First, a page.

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The conservation of energy in IndyCar

It’s good to see IndyCar teams working so hard on being green.  After all, it’s important that all racing series commit to conservation, recycling, renewal, and whatever else puts a smiley face on the critics of auto racing who decry motorsports as models of conspicuous consumption¹.  At the Indianapolis Motor Speedway, the employees picking up litter and emptying trash cans wear green (!) bibs that proudly proclaim “Ecology” as their department.  I’m sure that title makes picking up the detritus of race fans so much more appealing.  IndyCar has even added laps to races in an effort to conserve energy.

In 2013, IndyCar added laps at St. Pete, Milwaukee, and Mid-Ohio to discourage the use of fuel conservation from the beginning of the race.  It seems fans actually prefer to watch cars pass each other for position on-track.  Since a race like the Honda Indy 200 at Mid Ohio normally calls for three pit stops to get to the finish, basic high school math proved to teams that if you slowed down and used less fuel, then you could finish the race on two stops.  That seems like a sure-fire way to win a race, so why don’t all the teams do it?  If going slower not only saves energy, thus making a series greener, but also enables a car to make fewer stops, it would seem to be the only choice for a politically correct and ecologically sustainable series.

Apparently, a high school math story problem, pit stop deltas, and yellow flags are the monkey wrenches that get tossed into the works here.  A team conserving energy (saving fuel) to limit the number of pit stops by going slower allows teams who are not conserving energy (saving fuel) to go like hell, thus increasing the lead for these energy wasting, planet hating drivers and teams.  Here is where the term “pit stop delta” gets thrown around by really smart guys like Jon Beekhuis.  The pit stop delta is simply the time it takes to enter the pits, stop, and re-enter the track.

It is the fervent hope of our green, planet loving drivers and teams saving fuel that they do not fall so far behind the energy wasting, planet hating teams and drivers that the time behind the leaders plus the delta for them to make two pit stops is more than the delta for the energy wasters to make three stops.  The problem is how far behind the energy savers fall while they are trying to save fuel.  That time behind the go-like-hell leaders is the all-important variable in our high school story problem.  If an energy saving car goes too slow, it falls so far behind the leaders that two pit stops cannot make up the difference.  That is what happened at Mid Ohio.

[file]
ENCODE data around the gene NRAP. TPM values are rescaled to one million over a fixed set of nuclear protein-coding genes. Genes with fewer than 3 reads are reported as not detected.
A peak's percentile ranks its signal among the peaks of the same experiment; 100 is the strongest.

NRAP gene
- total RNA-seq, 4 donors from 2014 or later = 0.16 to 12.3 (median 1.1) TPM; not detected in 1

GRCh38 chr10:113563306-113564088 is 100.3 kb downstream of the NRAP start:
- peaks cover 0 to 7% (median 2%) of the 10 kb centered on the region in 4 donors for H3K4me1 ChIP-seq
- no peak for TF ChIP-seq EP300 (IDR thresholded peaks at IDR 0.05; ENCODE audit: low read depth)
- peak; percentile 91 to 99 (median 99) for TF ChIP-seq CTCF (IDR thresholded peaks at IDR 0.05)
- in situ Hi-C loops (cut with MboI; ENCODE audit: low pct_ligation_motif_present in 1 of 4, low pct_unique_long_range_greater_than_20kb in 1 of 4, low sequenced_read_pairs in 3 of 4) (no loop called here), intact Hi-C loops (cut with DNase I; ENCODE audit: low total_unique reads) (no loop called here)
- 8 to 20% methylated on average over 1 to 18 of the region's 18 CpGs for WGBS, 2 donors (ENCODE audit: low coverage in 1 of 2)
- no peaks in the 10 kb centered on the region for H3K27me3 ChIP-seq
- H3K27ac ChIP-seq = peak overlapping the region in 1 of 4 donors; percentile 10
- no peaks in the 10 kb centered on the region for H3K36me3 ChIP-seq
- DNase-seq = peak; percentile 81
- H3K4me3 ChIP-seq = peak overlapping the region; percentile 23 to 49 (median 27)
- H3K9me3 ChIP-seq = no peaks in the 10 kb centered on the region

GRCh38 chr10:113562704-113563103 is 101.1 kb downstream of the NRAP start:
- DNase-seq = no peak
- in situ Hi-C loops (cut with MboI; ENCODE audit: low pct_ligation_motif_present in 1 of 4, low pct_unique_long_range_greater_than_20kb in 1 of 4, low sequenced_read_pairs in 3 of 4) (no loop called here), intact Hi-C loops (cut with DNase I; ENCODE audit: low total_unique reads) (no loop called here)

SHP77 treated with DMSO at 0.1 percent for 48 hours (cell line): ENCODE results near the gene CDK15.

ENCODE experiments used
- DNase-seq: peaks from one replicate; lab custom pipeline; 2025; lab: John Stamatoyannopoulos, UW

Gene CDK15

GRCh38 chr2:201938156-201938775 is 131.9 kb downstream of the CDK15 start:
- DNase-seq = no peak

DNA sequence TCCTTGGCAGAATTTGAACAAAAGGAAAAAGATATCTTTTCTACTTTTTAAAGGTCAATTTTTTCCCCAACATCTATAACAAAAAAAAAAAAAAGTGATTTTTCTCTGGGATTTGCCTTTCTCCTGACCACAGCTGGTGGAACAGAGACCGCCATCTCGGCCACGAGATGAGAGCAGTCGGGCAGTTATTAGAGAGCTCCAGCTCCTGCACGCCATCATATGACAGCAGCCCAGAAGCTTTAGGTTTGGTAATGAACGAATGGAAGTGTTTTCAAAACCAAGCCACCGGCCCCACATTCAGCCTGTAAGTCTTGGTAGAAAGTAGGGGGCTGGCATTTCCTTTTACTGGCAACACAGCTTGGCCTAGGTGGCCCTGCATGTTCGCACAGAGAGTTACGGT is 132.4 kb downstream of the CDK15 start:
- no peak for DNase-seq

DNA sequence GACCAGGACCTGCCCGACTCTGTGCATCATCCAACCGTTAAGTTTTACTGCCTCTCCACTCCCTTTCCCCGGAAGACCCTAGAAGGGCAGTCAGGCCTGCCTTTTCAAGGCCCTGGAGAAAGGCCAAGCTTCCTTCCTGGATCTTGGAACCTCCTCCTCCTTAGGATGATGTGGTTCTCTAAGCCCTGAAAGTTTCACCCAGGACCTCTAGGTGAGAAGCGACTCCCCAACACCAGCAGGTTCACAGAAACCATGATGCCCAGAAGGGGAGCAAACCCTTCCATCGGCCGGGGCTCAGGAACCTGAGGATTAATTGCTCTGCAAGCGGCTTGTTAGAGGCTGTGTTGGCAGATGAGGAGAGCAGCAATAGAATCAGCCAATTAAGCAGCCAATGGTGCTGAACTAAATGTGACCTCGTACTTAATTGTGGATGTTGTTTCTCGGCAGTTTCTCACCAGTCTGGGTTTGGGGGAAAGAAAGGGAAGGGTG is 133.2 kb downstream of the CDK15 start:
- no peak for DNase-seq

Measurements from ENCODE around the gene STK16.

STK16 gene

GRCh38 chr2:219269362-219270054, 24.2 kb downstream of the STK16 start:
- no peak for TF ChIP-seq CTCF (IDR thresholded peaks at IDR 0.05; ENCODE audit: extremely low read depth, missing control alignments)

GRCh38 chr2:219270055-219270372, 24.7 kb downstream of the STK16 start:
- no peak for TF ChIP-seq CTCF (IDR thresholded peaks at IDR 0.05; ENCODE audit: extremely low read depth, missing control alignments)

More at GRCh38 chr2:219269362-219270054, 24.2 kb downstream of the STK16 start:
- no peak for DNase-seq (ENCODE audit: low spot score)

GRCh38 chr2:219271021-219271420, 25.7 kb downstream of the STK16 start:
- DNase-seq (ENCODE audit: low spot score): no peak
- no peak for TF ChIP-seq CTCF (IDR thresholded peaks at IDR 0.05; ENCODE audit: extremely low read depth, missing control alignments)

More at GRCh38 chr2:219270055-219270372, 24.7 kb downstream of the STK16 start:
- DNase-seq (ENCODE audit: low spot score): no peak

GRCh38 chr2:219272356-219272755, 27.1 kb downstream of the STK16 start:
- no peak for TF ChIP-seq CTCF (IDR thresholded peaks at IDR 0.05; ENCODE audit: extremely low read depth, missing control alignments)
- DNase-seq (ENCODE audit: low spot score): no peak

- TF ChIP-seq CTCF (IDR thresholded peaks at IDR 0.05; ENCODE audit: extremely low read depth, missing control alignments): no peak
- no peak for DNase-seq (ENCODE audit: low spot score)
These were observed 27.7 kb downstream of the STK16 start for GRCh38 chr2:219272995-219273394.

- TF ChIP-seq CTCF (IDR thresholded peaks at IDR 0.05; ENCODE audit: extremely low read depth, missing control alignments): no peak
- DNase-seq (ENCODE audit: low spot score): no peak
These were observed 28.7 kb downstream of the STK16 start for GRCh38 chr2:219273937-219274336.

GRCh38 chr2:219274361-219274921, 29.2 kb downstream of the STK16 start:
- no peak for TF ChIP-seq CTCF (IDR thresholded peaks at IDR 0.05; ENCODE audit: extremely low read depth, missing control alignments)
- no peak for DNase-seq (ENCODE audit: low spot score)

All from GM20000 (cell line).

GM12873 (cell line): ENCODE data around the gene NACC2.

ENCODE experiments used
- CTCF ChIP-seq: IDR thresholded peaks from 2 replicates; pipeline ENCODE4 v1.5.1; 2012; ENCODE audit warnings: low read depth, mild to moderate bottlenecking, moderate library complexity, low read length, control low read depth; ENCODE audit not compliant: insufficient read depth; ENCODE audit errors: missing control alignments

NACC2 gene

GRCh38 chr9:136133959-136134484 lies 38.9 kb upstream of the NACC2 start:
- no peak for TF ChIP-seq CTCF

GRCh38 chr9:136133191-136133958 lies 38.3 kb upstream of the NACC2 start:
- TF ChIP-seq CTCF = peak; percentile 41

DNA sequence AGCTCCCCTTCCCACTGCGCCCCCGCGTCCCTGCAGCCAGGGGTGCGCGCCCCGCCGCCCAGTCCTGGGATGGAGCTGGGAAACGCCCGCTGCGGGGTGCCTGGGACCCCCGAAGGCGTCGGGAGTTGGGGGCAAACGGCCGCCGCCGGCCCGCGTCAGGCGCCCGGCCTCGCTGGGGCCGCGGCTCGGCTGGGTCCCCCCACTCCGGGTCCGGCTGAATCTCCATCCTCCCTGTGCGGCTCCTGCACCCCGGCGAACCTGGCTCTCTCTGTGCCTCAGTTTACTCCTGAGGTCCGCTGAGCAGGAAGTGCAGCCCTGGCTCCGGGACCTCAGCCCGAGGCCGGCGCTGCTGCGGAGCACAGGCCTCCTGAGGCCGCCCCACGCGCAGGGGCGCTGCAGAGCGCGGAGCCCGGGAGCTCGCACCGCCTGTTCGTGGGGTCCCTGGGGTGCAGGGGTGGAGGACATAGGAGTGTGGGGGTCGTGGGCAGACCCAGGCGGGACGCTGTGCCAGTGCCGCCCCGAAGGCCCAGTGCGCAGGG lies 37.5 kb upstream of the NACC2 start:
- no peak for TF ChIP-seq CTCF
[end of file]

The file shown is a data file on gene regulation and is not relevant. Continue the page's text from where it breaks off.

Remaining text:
Both Penkse Racing’s Will Power and Ganassi Racing’s Dario Franchitti played the environmental card and went slow to save energy.  They hoped for one wild card to be played during the race: a yellow flag.  That is the other variable in the strategy to save the earth and win races.  When yellow flags happen, it not only bunches up the field, it allows the noble energy conservers to save even more energy.  The result is to let them drive like hell later because they saved even more fuel.  Unless, of course, a race is run with no yellow flags, which is what happened at Mid Ohio for the second year in a row.  The perfect scenario is for a yellow to fall after the savers have taken their second pit stop and before the users have taken their third pit stop.  The result of that is a fuel saver becoming the leader.  Power and Franchitti could not save enough fuel to race hard at the end.  And part of that is because the IZOD IndyCar Series added five extra laps to the race.  The result of those added laps was the fuel savers had to go even slower during the race to save fuel to use a two stop strategy while the three stoppers could continue to go like hell.  The earth hating Charlie Kimball decided to go like hell and waste our precious resources to win the Honda Indy 200 at Mid Ohio.  Shame on you, Charlie!

So hats off to the earth loving fuel savers!  Like tree hugging conservationists everywhere, you fought the good fight only to become the victims of the rampant and thoughtless exploitation of our precious fossil fuels.  We can only hope that in the future, IndyCar will lengthen the distances of all races while limiting the number of pit stops.  Then we will have a series that can proudly claim to be the best at using the least.

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1.  The term “conspicuous consumption” was coined by Thorstein Veblen in his 1899 book The Theory of the Leisure Class.  I footnoted it for two reasons.  One is to use the name Thorstein Veblen.  I considered it as a Twitter handle, but it was already taken.  The second is because his theories of leisure class, consumption, and technocrats are still viable today.  Don’t read the book.  Just check out this Wikipedia page.

Ten Worthless Opinions: Honda Indy Toronto Poutine Edition

IndyCar had quite the time in Toronto.  Border security, rules interpretation, feuds, and Scott Dixon’s domination mixed together in a doubleheader race format to provide a highly entertaining  weekend.  In other words, the IZOD IndyCar Series is sometimes just a blogger’s dream.  So grab your poutine (fries, brown gravy, and cheese curds) and settle in for that other messy treat that is “Ten Worthless Opinions.”

1.  There are so many interesting/entertaining/puzzling storylines to the weekend, I truly don’t know where to start.  Let’s go ahead with what was the big interest going into the weekend: standing starts.  The IndyCar series has a knack for taking the big story and fumbling it like Sebastien Bourdais did his runner-up trophy after Saturday’s race.  Standing starts are a big deal only because IndyCar has for years been unable to have competent two-wide starts due to driver gamesmanship and officials unwillingness/inability to enforce a standard for rolling starts.  The only reason to use a standing start to spice up the beginning of the race is because the normal rolling starts are so brutally ugly.